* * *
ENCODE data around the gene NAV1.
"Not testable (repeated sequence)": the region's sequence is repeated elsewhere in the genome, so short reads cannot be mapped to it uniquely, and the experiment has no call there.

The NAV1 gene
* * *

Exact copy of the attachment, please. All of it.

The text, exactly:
ENCODE data around the gene NAV1.
"Not testable (repeated sequence)": the region's sequence is repeated elsewhere in the genome, so short reads cannot be mapped to it uniquely, and the experiment has no call there.

The NAV1 gene